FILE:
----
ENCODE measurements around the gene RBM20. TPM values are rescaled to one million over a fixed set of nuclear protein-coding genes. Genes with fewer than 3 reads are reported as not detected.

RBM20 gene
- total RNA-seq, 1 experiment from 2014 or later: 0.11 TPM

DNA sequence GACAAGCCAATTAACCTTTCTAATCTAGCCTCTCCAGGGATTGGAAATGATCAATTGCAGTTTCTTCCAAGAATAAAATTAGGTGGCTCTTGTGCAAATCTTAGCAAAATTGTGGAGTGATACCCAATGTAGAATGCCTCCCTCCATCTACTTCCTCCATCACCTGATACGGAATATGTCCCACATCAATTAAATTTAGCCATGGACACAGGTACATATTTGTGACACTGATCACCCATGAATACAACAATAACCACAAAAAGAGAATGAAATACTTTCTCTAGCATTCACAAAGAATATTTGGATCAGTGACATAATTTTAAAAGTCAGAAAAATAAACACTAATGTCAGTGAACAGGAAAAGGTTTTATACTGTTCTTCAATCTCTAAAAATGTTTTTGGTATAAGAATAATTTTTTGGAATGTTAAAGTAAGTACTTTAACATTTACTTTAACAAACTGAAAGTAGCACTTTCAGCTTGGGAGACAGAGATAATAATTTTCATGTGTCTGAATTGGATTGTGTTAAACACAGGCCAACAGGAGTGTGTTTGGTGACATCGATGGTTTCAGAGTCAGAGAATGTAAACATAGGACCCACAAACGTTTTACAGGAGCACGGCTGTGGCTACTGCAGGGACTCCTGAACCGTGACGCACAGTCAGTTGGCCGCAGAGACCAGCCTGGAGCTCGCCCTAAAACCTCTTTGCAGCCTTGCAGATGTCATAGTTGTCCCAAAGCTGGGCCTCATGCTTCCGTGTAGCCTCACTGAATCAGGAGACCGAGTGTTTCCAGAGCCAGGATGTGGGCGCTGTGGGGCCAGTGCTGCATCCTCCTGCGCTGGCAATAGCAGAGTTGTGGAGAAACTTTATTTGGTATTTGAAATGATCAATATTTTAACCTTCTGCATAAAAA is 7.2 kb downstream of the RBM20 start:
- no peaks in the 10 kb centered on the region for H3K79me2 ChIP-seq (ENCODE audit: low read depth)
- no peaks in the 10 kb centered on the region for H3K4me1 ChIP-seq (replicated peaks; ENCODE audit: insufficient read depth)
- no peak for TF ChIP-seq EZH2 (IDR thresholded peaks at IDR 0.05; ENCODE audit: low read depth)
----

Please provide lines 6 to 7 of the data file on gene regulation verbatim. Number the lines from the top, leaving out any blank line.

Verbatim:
- no peaks in the 10 kb centered on the region for H3K4me1 ChIP-seq (replicated peaks; ENCODE audit: insufficient read depth)
- no peak for TF ChIP-seq EZH2 (IDR thresholded peaks at IDR 0.05; ENCODE audit: low read depth)